Friday, 27 June 2008

An ode to lunch

Finishing the week, with some symmetry, and following on the poetry theme, here is a paean to that time in the day when we put down our tools and briefly run wild: lunchtime.

Well, how sounds the call to arms that dost the luncheon bring?
Can any man amongst thee lay a feast befits a king?
Women tell in hush-ed corners that the sandwiches are near;
While men they rush and falter, just an hour to sup their beer.
Oh the midday hour, and hunger's power, it doth a madness start,
Whence gluttony meets lunacy and pulls one's sense apart.
But me, I stroll oblivious as I pass the gawpers by,
And I shall greet thee, starkers, eating lettuce from a pie.

Thursday, 26 June 2008

Lakeland (part three)

Rose stole into her mother’s room and peered about it. The curtains were drawn but daylight seeped about the drapes.
After a moment she could see the strange shape of a figure upon the bed. It was naked and its body bulged in places her mother’s didn’t. Everything was bigger, from the arch of the back to the width of the arms.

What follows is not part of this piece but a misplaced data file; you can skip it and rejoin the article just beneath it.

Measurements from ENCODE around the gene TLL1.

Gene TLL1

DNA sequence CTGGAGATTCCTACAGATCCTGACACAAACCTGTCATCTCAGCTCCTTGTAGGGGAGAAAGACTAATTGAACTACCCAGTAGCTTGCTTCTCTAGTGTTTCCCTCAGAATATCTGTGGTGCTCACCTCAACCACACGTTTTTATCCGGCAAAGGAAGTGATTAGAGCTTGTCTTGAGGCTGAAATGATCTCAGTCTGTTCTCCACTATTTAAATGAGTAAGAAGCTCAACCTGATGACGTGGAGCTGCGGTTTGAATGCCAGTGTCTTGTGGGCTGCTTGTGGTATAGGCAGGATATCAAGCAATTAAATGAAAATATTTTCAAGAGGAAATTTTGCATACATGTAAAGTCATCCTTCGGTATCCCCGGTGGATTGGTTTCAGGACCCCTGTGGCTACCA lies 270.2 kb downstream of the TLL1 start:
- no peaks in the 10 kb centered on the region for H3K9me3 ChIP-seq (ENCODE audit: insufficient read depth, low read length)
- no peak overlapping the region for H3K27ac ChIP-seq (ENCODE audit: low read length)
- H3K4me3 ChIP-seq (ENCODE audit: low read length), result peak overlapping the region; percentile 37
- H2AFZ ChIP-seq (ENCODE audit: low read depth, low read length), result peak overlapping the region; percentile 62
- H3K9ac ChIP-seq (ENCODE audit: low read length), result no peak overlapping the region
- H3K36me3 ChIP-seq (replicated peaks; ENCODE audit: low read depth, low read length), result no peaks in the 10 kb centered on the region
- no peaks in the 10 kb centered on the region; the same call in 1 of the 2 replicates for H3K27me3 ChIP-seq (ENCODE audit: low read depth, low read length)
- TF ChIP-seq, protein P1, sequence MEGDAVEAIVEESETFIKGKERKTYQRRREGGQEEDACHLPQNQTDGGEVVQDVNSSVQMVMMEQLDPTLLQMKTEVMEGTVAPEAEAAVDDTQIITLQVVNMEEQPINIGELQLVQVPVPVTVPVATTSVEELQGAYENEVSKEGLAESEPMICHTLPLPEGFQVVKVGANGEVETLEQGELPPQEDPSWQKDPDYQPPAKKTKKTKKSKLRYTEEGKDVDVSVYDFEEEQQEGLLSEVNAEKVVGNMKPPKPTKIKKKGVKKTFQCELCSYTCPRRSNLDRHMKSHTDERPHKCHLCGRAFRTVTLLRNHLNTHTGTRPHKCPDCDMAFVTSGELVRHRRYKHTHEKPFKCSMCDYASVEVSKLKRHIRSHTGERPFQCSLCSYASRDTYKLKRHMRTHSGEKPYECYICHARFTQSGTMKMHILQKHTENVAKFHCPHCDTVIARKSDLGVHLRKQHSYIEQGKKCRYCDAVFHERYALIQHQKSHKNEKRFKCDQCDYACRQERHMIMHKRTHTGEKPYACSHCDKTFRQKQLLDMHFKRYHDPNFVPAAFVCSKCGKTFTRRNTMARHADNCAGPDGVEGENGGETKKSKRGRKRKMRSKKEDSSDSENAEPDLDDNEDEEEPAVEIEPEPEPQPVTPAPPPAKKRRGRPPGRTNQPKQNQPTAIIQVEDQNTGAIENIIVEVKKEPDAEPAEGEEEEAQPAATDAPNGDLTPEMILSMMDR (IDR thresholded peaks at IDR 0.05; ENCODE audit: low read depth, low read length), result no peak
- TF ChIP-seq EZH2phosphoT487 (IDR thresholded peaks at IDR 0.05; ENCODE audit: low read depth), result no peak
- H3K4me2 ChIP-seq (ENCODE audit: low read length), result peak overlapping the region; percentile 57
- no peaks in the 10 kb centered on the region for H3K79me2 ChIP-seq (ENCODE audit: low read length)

Rose’s mouth opened slightly, but she bit her bottom lip and kept herself standing there.
Beneath this mass of flesh writhed her mother. She whimpered, as if she was being crushed against her will but had finally succumbed to the inevitability of oblivion.
Everything about this scene was unrecognisable to Rose. The room had changed from the place she had known. It had never been a joyous place, but it had been a place she recognised and felt safe in. Now it was tainted with strange noises and unfamiliar scents.